Women’s Rights Under Taliban Rule — Reality Or A Dream?
The Taliban has declared an amnesty for those who had been working with the previous Afghan government and other foreign powers and have called for women joining the upcoming Islamic Emirate within the limits of the “Shariah law”. These have been the first comments on governance after the Taliban blitzkrieg told by a member of the Taliban’s cultural commission, Enamullah Samangani on Tuesday. The government structure is expected to be announced in the following days with full religious leadership.
Although the militant group has tried to reassure people across the globe that they will be much more open than their ultraconservative state during 1996-2001, there have been some reports of human rights violations. In July, the Afghanistan Independent Human Rights Commission said that in some areas controlled by the Taliban, women were already ordered not to attend health services without a male guardian.
Today, deadly protests have erupted in Jalalabad demanding the reinstallation of the national flag and it is believed that Taliban fighters have opened fire at protesters, three people have died and 12 are injured.
Afghan’s, especially women and young girls, are afraid of the group’s ultra-conservative views. Before the US-led invasion of the country after 9/11, some penalizations of the Taliban included “stonings, amputations, public executions and no public space for women”, according to Dawn Today.
Now, “the Islamic Emirate doesn’t want women to be victims” and they “should be in the government structure according to Shariah law,” Samangani said. As the TRTWorld reports, he did not describe exactly the limits of Islamic law. Moreover, on Tuesday, at the Taliban’s first press conference since controlling Kabul, spokesperson Zabihullah Mujahid confirmed that women would have rights to education, health, and employment and “be very active within our society.” Nevertheless, he gave no specific answer to what their rights will be looking like.
The Taliban are trying to show a clear departure from the last time they were in power. Back during 1996-2001 women were largely confined to their homes, and education and working were prohibited. Male guardianship was active, they had to cover with a Burka, be accompanied by a male relative when outside their houses, and leave school when they were 10 years old.
It is in this uncertainty that fears are growing amongst women who have seen a huge advance in their rights during these past 20 years, and now are seeing a setback. As a matter of fact, this unpredictability has already increased Burqa prices. Women are frantically buying them, in case they need them under the Taliban rule.
Many analysts, activists, and journalists are talking about a meticulous marketing campaign that the Taliban are using in order to clean their reputation and gain international recognition. Teacher and human rights activist, Pashtana Durrani, has told the BBC that what “the Taliban say on women’s rights and what they’re doing in practice are two different things.” There are numerous testimonies of women being ousted from work and replaced by male workers in Kandahar and some girls not being able to go to their universities in Herat. Furthermore, over social media, Afghan women and girls are continuously tweeting about new prohibitions such as the closing of schools and not being allowed to enter offices and government jobs.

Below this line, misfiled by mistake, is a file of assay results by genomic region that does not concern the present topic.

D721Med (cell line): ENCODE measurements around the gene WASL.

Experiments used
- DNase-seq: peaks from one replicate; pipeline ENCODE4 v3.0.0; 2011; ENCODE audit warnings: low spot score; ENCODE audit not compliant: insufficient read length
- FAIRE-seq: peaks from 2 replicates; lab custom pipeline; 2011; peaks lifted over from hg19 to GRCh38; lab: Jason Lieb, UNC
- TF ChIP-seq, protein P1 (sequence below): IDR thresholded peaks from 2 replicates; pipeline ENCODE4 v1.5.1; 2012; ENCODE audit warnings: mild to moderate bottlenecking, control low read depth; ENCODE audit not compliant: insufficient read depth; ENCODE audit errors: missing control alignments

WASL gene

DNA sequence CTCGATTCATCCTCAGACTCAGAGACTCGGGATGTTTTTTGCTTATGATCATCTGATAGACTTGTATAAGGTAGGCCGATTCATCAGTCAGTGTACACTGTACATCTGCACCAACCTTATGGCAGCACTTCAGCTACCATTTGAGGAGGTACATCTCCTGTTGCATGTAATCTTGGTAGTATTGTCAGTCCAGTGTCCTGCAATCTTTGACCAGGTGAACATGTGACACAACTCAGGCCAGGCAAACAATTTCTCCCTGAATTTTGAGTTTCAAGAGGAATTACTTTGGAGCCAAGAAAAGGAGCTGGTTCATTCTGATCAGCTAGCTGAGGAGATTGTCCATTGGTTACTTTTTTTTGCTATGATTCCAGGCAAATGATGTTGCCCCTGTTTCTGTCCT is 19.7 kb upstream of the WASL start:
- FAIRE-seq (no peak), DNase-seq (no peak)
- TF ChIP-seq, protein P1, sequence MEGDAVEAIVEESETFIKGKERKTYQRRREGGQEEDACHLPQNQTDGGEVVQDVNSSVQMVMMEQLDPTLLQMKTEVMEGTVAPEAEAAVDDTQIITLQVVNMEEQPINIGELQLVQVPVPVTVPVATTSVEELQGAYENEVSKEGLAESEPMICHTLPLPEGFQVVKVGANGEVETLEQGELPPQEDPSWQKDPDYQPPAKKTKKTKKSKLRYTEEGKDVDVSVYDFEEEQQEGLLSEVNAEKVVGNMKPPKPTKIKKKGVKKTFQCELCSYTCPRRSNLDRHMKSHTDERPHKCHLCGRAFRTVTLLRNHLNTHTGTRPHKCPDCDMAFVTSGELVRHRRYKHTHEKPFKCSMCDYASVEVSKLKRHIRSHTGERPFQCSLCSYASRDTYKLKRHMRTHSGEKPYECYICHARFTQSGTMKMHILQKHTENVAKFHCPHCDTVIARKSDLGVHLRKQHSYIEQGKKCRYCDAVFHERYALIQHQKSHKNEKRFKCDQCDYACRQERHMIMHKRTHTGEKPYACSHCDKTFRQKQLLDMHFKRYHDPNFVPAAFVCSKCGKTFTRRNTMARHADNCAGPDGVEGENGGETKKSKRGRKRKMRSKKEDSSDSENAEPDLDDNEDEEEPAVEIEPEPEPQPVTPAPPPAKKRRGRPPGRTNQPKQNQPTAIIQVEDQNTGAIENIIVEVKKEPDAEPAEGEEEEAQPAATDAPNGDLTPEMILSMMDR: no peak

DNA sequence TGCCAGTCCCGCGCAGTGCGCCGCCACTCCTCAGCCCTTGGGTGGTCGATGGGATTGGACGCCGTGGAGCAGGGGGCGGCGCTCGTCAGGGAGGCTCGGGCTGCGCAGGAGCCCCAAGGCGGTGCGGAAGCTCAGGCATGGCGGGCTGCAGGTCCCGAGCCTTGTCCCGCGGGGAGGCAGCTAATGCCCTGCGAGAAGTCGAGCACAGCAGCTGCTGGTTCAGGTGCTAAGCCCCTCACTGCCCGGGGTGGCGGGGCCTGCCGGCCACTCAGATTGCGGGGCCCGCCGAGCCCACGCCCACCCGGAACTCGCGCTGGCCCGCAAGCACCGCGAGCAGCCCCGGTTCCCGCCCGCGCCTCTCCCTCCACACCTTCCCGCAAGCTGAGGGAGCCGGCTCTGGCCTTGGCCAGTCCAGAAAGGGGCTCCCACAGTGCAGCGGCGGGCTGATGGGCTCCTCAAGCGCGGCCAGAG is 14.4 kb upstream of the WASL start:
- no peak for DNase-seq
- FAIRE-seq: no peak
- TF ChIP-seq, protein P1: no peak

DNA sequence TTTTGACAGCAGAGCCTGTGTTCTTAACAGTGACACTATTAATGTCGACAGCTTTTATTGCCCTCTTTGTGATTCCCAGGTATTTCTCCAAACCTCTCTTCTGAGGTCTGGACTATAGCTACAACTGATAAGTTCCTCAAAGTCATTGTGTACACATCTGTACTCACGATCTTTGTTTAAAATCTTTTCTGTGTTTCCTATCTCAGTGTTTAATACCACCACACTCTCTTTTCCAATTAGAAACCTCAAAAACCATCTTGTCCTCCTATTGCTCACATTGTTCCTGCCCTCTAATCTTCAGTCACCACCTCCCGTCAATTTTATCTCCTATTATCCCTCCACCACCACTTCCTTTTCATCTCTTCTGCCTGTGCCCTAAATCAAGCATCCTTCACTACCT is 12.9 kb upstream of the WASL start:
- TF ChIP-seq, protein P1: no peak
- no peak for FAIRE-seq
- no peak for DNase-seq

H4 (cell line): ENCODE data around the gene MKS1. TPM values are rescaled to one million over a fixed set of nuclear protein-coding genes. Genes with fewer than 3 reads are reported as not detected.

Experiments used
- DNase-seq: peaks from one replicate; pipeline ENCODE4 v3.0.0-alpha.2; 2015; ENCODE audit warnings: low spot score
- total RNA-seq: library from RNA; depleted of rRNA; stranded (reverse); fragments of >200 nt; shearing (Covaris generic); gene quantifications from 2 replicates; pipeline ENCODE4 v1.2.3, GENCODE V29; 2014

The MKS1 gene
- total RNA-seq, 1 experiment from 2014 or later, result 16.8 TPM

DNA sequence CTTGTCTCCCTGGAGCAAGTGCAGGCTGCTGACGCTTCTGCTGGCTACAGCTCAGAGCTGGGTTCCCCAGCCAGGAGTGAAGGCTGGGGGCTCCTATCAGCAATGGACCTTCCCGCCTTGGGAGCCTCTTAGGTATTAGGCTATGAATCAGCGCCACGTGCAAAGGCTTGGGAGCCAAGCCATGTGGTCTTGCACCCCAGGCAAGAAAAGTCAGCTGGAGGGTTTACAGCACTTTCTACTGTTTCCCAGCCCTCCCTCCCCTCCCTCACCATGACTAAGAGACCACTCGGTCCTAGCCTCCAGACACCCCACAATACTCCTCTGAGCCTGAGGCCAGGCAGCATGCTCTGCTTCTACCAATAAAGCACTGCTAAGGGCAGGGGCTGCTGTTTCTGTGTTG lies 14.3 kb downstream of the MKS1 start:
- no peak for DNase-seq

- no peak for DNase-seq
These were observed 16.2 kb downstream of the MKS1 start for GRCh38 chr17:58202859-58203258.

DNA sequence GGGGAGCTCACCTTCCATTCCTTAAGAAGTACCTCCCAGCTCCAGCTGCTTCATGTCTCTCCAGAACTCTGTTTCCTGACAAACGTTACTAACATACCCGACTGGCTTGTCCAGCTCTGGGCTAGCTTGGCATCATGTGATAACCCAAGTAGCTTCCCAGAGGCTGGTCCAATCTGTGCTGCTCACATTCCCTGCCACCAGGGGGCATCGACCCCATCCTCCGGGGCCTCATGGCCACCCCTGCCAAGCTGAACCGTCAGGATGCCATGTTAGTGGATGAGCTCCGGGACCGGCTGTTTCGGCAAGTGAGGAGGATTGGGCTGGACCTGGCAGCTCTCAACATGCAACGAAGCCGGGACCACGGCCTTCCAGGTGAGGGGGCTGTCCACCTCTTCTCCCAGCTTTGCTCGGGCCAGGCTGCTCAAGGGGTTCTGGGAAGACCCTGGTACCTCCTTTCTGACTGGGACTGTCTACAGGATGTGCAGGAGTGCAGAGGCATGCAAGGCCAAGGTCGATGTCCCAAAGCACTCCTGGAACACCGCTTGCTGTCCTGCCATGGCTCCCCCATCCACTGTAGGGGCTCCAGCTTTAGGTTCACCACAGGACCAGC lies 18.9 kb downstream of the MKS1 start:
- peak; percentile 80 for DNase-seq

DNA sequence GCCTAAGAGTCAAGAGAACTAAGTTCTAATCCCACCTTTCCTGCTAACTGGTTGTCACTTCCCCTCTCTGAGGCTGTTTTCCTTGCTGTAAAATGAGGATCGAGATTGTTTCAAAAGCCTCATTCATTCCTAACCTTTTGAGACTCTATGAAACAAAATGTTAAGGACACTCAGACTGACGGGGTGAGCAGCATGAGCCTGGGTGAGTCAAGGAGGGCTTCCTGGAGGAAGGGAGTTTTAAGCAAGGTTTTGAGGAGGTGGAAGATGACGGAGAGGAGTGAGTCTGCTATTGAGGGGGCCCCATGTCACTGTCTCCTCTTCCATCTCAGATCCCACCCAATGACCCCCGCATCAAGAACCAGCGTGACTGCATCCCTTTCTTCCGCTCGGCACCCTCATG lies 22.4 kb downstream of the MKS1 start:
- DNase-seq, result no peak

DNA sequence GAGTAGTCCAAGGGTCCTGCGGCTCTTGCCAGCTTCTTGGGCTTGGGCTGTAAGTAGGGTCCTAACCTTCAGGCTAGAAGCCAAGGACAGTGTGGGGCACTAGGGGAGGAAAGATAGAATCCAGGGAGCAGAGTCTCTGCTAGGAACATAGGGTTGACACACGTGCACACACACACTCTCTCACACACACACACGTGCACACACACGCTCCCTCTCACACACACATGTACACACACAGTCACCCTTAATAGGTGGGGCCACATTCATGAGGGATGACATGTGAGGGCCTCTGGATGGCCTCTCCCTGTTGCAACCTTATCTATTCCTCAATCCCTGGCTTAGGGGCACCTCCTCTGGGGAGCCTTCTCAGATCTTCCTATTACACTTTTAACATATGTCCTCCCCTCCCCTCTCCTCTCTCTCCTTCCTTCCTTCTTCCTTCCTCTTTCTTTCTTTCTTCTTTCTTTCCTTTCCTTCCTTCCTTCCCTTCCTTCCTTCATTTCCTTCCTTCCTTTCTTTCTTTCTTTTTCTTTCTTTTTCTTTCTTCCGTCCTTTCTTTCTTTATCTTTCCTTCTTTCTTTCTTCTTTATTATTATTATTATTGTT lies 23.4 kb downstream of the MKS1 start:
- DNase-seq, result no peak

America and the world helped us know our rights but when we started living with them they took those away with the failed peace deal and sudden withdrawal – but brave women still standing #AfghanWomenUnderTaliban pic.twitter.com/WHCiz4iRnS
— From The Afghan Women (@HearAfghanWomen) August 19, 2021
The Taliban’s newest promises have been received with a mix of skepticism and expectation with some women completely disbelieving them and refusing to live under their restrictions and others seeing a glimpse of hope. Some Afghan women told the BBC, “If we’re able to work and get educated, that’s the definition of freedom for me, that’s my red line. That red line is not crossed by the Taliban yet” while another thinks that “as long as my right to study and work is protected, I don’t mind wearing a hijab. I live in an Islamic country and I’m willing to accept the Islamic dress code – as long as it’s not a burqa though because that’s not an Islamic dress code.”
Times have changed
If the Taliban are for a return to the old establishment, Afghan women have definitely changed and are defiant. “The Taliban are aware they can’t silence us, and if they shut down the internet the world will know in less than 5 minutes. They will have to accept who we are and what we have become” has said Khadija, who runs a religious school for girls in Afghanistan, to AM New York Metro.
Afghan women have been able to get an education and a job during these past 20 years and can depend on themselves, so defiance is deeply rooted in the current generation. There is a generation “full of energy, hope, and dreams,” Shukriya Barakzai told photojournalists covering Afghanistan for two decades Lynsey Addario. They are more alert and able to communicate with the rest of the world.
According to Al Jazeera, talks to peacefully pass on the power appear to be continuing between the Taliban and Afghan government officials, including former President Hamid Karzai and Abdullah Abdullah, who once headed the country’s negotiating council.
The only way to see whether the Taliban promises stand true is if women can maintain their quality of life with socio-political and economic rights and the ability to work in political and policy-making jobs. One thing is for certain: women in Afghanistan are not going to tolerate being wiped out of the map and are willing to fight for freedom.